My dear Theo and dear Jo.
I’ve just received the letter in which you say that the child is ill;1 I’d very much like to come and see you, and what holds me back is the thought that I’d be even more powerless than you are in the given state of distress. But I can feel how very exhausting it must be, and would like to be able to lend a hand. By coming straightaway I fear I would increase the confusion. However, I share your anxieties with all my heart. It’s a real pity that at Mr Gachet’s the house is so cluttered with all sorts of things. Otherwise I think it would be a good plan to come and lodge here – at his house – with the little one, at least for a good month – I think that the country air has an enormous effect. In the street here there are kids born in Paris and really sickly – who however are well. Coming here to the inn would be possible too, it’s true. So that you aren’t too alone I could come myself to stay at your place for a week or fortnight.
That wouldn’t increase the expenses. For the little one, truly I’m beginning to fear that he must be given air, and especially the little bustle of the other children of a village. Surely, Jo too, who shares our anxieties and risks, I think that from time to time she must take this distraction of the country.
A rather melancholy letter from Gauguin,2 he talks vaguely of having definitely decided on Madagascar, but so vaguely that one can clearly see that he’s only thinking of it because he doesn’t really know what else to think about. And the execution of the plan seems almost absurd to me.
Here are three croquis – one of a figure of a peasant woman, big yellow hat with a knot of sky-blue ribbons, very red face. Coarse blue blouse with orange spots, background of ears of wheat.
It’s a no. 30 canvas but it’s really a little coarse, I fear.3 Then the horizontal landscape with the fields, a subject like one of Michel’s – but then the coloration is soft green, yellow and green-blue.4 Then undergrowth, violet trunks of poplars which cross the landscape perpendicularly like columns. The depths of the undergrowth are blue, and under the big trunks the flowery meadow, white, pink, yellow, green, long russet grasses and flowers.5
The people here at the inn used to live in Paris; there they were constantly indisposed, parents and children, here they never have anything, and especially not the littlest one which came here when it was 2 months old, and then the mother had difficulty in suckling him, while here all of that went well almost immediately.6 In another respect you work all day long, and at the moment you’re probably hardly sleeping. I’d willingly believe that Jo would have twice as much milk here, and that then when she came here one could do without cows, donkeys and other quadrupeds. And as for Jo, so that during the daytime she has company, my word, she could also go and stay just opposite père Gachet, perhaps you remember that there’s an inn just opposite at the bottom of the slope.7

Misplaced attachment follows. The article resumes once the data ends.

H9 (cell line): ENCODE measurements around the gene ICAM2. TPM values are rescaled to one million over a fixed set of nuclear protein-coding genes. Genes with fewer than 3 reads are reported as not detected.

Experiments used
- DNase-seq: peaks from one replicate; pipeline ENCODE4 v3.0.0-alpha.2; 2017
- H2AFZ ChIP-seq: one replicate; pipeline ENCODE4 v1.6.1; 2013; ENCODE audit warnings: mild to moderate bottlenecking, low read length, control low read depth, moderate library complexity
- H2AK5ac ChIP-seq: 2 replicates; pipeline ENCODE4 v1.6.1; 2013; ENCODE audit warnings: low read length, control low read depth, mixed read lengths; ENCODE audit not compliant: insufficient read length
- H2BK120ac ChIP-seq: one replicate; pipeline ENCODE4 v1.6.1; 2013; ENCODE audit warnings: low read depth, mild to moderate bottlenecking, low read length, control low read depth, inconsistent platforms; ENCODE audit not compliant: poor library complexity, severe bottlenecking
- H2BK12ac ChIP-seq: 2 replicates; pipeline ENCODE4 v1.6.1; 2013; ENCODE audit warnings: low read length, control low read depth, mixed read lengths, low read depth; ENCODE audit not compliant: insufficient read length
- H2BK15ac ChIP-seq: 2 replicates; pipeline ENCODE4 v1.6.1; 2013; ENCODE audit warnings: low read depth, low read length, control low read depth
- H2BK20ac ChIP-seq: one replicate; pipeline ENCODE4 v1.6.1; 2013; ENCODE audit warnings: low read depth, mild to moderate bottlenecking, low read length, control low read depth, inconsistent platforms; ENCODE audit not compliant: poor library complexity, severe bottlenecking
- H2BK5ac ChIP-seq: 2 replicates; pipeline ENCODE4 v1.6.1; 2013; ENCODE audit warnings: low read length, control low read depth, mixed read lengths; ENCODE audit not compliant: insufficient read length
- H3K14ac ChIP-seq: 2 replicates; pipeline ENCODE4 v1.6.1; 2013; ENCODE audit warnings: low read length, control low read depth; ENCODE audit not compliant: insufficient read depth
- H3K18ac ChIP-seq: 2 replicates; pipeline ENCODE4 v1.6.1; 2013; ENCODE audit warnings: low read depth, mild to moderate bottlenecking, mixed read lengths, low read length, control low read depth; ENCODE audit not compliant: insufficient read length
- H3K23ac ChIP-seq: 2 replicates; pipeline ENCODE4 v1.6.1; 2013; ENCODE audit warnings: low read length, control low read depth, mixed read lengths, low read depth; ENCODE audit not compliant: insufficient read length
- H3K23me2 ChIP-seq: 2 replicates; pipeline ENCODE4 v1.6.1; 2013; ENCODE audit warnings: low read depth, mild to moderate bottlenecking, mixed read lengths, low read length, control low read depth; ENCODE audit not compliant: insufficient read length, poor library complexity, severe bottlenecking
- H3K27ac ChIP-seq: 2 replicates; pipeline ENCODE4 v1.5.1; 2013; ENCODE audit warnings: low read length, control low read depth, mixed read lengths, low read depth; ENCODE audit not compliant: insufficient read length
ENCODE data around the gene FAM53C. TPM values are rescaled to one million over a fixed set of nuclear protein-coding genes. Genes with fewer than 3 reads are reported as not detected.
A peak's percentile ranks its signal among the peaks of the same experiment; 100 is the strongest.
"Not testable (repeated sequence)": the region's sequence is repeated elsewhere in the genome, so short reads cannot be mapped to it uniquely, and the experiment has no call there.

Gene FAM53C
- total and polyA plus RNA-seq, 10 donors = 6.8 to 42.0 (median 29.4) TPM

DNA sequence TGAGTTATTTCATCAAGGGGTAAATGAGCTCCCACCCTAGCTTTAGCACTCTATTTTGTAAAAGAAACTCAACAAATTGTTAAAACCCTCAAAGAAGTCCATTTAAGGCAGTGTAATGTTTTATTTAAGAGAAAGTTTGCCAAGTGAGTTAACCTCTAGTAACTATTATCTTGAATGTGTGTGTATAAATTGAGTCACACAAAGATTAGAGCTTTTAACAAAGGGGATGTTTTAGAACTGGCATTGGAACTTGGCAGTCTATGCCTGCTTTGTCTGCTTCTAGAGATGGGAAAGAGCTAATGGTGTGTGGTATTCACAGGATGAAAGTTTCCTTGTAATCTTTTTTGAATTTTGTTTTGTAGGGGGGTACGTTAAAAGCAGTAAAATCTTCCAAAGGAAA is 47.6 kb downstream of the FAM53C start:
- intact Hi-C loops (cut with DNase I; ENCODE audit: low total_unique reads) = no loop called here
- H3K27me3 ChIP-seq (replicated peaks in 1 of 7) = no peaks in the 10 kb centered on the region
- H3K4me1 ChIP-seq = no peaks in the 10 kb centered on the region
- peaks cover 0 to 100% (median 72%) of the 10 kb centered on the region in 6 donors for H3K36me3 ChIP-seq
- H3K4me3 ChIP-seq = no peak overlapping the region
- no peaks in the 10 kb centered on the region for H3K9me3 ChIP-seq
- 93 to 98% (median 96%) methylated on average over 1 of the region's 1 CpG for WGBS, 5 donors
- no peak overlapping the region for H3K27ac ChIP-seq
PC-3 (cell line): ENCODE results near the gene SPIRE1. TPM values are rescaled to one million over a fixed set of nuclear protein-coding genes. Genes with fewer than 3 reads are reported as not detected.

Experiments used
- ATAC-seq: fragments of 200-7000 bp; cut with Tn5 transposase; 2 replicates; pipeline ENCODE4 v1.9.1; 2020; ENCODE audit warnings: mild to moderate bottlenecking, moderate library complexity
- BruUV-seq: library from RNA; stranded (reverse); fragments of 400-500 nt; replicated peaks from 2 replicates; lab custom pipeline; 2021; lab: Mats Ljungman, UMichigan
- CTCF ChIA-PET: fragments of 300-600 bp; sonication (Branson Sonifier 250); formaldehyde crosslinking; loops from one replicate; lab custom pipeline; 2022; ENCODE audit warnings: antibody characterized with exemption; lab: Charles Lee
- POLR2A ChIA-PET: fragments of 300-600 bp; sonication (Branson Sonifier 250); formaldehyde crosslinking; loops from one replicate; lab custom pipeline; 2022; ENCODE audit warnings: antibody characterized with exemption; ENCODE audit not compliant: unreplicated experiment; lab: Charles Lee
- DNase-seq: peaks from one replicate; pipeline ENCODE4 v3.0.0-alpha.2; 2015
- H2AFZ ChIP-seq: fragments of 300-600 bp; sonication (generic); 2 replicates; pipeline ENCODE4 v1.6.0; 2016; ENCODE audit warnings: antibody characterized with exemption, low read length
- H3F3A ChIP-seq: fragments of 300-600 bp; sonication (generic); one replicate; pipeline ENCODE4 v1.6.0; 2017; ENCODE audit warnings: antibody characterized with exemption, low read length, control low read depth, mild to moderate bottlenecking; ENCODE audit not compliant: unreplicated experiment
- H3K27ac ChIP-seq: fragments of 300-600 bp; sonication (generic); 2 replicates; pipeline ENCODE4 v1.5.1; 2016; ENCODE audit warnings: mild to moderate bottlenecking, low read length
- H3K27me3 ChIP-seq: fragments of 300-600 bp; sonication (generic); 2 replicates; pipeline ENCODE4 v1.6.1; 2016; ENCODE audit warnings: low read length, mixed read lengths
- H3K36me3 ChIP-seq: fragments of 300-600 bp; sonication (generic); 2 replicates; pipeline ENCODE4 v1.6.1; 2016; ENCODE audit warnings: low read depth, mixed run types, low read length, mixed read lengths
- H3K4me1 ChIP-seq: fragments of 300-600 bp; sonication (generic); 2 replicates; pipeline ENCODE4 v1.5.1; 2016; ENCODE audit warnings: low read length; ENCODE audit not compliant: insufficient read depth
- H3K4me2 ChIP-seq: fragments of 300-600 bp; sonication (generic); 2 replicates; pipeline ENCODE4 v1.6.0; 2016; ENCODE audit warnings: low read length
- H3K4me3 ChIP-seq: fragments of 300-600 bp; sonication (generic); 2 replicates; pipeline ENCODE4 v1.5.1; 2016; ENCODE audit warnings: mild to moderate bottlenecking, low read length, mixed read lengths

What do you want me to say as regards the future, perhaps, perhaps, without the Boussods?
What will be, will be, you haven’t spared yourself trouble for them, you’ve served them with an exemplary fidelity all the time.
I, too, am trying to do as well as I can, but I don’t hide from you that I scarcely dare count on always having the necessary health.
And if my illness recurred you would excuse me, I still love art and life very much, but as to ever having a wife of my own I don’t believe in it very strongly. I fear, rather, that towards let’s say the age of forty – but let’s not say anything – I declare that I know nothing, absolutely nothing, of what turn it may yet take.
But I’m writing to you at once that as regards the little one I think you mustn’t worry yourselves excessively; if it’s that he’s teething, well to make the task easier for him perhaps we could distract him more here where there are children, animals, flowers and good air.
I shake your hand and Jo’s firmly in thought, and kiss the little one.
Thank you for the consignment of colours, for the 50-franc note and for the article on the Independents.8
An Englishman, Australian, called Walpole Brooke will probably come to see you; he lives at 16 rue de la Grande Chaumière – I told him that you would let him know a time when he could come and see my canvases that are at your place.9
He’ll probably show you some of his studies, which are still rather lifeless, but however he does observe nature. He has been here in Auvers for months, and we went out together sometimes, he was brought up in Japan, you would never think so from his painting – but that may come.